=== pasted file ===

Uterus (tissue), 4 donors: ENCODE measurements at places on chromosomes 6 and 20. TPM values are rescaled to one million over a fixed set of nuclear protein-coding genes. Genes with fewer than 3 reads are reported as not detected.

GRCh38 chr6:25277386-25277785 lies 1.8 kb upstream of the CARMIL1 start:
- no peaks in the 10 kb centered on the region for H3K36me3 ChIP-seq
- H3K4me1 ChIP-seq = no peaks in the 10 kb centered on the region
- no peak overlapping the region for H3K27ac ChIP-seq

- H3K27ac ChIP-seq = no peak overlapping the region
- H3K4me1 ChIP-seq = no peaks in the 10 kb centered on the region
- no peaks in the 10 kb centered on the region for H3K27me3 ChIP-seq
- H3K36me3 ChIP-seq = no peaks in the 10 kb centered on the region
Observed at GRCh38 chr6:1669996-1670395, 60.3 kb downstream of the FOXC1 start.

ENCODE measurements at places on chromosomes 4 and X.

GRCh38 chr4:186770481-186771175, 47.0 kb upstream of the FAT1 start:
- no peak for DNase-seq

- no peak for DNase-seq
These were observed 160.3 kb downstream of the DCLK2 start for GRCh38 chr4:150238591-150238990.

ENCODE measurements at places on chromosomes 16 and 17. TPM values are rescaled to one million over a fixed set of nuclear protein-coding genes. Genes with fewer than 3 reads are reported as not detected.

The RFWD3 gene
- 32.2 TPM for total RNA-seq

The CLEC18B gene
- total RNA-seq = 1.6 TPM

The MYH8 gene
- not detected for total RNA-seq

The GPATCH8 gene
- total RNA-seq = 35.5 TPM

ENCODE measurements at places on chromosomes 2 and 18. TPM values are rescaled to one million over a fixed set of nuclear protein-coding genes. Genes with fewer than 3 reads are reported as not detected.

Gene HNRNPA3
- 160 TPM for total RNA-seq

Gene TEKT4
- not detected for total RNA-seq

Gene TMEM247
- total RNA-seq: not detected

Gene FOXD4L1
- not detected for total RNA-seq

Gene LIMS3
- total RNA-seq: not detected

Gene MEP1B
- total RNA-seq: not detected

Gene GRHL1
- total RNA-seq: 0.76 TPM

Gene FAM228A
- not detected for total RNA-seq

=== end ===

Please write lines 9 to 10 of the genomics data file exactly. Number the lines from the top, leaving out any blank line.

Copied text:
- H3K36me3 ChIP-seq = no peaks in the 10 kb centered on the region
Observed at GRCh38 chr6:1669996-1670395, 60.3 kb downstream of the FOXC1 start.